She can own her part in the way things have gone. She can move forward, into the future she wants, rather than trying to get justice somehow by “being right” about… whatever. In short, she can stop replaying losing battles and reclaim the energy they’ve been stealing from her.
Instead, maybe she can find some compassion within herself for her supervisor’s pressures and stresses. Or inspire herself with thoughts of the happy day this relationship is in her rear-view mirror because she negotiated it beautifully.
Imagine the renewed energy and the fresh approach that good work can generate. Seriously.
5. Create an intention for the conversation.
Creating an intention helps us bring our best to the table. One intention might be to have a simple, effective exchange. One first, small, calm victory. Another might be to stay centered despite any curveballs.
Create an intention that energizes you. One that becomes your compass in potentially choppy waters as you manage yourself. Remember: work with what you can control. And mean it. Bring your own A-game.
Then success or failure isn’t in anyone’s hands but your own. If you handle yourself as you intended, you’ve succeeded. Worth repeating: If you handle yourself as you intended, you’ve succeeded. And you’ve grown.
6. Prepare with a little role-play.
Why do so many of us hate role-playing? After all, we lived it 24 and 7 as kids, effortlessly. And it’s in fact a secret weapon toward self-mastery in tough situations.
You can share with a helper a bit about the “rough weather” that chronic conflict is creating in your life. Then let this kind soul help you practice getting beyond those squalls in ways that match your intention.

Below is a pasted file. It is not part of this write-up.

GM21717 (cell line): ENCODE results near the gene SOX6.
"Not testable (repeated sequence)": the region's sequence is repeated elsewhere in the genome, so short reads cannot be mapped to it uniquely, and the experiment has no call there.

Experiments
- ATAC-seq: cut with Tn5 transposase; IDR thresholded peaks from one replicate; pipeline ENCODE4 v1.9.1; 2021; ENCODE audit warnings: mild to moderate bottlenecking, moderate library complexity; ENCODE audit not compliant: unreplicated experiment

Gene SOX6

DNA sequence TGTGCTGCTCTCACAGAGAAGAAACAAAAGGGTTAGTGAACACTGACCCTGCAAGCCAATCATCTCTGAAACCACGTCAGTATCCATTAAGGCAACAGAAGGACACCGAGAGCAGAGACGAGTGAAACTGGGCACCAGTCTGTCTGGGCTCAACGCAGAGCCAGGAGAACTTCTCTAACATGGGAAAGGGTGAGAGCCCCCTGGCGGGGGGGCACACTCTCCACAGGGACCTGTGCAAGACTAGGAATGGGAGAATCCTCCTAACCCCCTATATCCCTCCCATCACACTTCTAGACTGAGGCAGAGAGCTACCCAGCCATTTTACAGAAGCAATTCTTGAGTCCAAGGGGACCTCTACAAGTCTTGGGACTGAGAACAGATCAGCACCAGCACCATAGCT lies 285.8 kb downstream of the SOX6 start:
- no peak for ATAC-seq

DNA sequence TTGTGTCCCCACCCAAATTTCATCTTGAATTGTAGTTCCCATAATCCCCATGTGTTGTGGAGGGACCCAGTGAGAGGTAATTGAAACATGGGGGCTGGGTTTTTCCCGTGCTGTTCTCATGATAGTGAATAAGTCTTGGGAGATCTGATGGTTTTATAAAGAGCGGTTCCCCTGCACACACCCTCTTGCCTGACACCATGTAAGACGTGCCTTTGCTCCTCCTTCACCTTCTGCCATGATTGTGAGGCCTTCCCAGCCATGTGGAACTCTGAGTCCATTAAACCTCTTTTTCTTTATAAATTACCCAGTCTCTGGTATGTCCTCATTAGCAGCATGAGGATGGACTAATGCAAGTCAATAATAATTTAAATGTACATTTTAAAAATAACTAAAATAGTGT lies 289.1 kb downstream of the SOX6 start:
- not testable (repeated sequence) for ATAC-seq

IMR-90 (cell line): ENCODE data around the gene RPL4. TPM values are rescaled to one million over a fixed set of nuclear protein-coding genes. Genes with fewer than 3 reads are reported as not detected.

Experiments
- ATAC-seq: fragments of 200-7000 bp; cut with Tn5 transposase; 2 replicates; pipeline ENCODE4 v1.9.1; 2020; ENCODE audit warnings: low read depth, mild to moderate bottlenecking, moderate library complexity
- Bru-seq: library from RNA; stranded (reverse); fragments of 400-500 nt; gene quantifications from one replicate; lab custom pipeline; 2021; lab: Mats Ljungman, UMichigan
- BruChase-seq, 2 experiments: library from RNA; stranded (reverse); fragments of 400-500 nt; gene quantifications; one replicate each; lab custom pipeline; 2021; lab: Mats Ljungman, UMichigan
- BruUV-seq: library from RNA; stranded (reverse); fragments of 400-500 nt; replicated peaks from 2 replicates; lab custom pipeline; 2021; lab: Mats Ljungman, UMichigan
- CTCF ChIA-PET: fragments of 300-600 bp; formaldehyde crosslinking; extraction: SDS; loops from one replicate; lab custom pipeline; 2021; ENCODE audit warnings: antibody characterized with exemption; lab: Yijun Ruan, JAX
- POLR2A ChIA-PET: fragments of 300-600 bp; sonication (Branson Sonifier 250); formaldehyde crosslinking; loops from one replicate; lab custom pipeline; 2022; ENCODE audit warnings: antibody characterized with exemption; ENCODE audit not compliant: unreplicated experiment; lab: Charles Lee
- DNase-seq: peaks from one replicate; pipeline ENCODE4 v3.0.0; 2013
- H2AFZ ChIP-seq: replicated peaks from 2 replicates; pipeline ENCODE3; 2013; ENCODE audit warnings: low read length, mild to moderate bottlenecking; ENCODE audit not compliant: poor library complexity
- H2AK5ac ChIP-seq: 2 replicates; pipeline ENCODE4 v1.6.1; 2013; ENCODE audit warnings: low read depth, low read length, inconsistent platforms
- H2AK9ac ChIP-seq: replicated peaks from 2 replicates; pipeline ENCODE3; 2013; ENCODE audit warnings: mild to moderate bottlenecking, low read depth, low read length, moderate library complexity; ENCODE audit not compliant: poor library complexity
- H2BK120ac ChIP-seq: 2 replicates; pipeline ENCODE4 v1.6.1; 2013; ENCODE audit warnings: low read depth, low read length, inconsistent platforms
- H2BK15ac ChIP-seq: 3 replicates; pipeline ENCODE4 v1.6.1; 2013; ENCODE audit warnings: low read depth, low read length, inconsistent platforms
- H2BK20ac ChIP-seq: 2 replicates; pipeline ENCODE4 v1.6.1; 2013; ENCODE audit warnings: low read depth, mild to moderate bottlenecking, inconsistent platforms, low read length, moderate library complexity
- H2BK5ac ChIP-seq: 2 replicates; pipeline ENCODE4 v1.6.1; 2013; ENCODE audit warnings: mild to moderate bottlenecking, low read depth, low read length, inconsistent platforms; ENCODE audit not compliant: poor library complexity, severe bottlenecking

Make it fun! I promise it will make a difference, maybe the difference, in getting beyond conflict.
7. Agree to stop and re-schedule if needed.
Consider sharing your intention at the start of the conversation. Your new context may help set a new tone.
A couple of ground rules also help:
One is for both parties to agree to stick to “I” statements. (I feel this. I need/request that.) Avoid “you” statements. (You always/never… You’re… whatever.)
Another is to agree up front that if either person starts to get distressed, it’s time to close up shop and try again later. Like role-playing, this works, if you calmly follow through before slippage leads to wreckage. Really. Stop.
And I do mean calmly. What’s more, be proud of yourself when you manage this.
Because then even ending a conversation shows commitment to get beyond conflict. And it implies more good work to come.
8. Keeeep imagining the outcomes you want, not the ones you fear.
Finally, like Bill Murray’s character in Groundhog Day, keep upping your game toward the breakthrough you’re looking for. Spend time envisioning exactly what you want. Imagine progress like moments of mutual kindness, new understanding, and positive outcomes.
Then allow what you’ve imagined to guide you: your greeting. Your tone. The words you use. Your facial expressions and body language. The energy and emotion in your delivery of the words you choose.
Be you, yes. But your best you. Don’t hold that you back! What better time than in a moment that matters so much?
And as you prepare your heart and mind for this important work, get whatever support you need. Remember, you—and yours—deserve a vibrant, deeply satisfying life. Don’t let chronic conflict darken everything.